Presidential candidates have always looked for legal ways to get more campaign cash. In 2008, for instance, the Obama operation asked big donors to give around $30,000, just hitting the legal limits for giving to the campaign, DNC and related committees combined.
This year, by comparison, Hillary Clinton's organization can ask donors to give nearly three-quarters of a million dollars each. Here's how it works:
Donors who are rich – and willing – can give $5,400 to the Clinton campaign, $33,400 to the Democratic National Committee and $10,000 to each of the state parties, about $360,000 in all. A joint fundraising committee lets the donor do it all with a single check.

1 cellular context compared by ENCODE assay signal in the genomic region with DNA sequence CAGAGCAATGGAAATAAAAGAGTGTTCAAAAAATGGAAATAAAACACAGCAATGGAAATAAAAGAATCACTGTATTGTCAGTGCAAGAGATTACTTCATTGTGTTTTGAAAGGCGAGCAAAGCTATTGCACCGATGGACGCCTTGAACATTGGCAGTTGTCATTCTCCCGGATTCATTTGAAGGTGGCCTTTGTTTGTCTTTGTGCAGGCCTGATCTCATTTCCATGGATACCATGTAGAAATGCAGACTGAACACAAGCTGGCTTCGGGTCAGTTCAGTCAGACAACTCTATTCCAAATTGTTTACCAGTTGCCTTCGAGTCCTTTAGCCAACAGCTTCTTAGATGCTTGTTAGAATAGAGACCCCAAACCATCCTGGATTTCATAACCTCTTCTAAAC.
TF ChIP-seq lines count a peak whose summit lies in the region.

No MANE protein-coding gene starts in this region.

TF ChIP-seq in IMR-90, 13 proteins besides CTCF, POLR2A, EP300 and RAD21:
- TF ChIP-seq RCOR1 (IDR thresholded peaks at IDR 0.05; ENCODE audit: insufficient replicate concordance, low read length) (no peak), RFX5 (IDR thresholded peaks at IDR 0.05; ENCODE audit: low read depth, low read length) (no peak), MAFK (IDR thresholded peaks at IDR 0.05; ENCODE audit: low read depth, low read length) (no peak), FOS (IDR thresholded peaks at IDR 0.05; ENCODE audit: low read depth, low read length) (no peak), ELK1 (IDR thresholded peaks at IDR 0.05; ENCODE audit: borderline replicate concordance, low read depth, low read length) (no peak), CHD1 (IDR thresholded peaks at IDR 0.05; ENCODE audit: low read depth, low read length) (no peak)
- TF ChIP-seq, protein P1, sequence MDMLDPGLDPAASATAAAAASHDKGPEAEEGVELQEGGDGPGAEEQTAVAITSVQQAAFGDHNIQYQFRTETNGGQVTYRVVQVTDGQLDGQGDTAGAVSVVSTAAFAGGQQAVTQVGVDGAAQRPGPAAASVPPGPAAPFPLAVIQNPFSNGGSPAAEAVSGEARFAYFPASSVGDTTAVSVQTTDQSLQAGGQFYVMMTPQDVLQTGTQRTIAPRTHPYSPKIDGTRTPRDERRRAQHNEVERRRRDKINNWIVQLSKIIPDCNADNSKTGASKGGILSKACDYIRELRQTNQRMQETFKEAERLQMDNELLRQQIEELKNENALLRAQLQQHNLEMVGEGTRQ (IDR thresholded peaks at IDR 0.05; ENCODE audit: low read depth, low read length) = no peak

On Jan. 1, the contribution limits reset for the party committees, and the Hillary Victory Fund can go back to its donors for another $350,000 in party funds.
All told, a single donor can give more than $700,000 for the election. That's serious money, according to campaign finance lawyer Brett Kappel. He said, "It also shows you where campaign finance law has gone. We're now back in the era of soft money."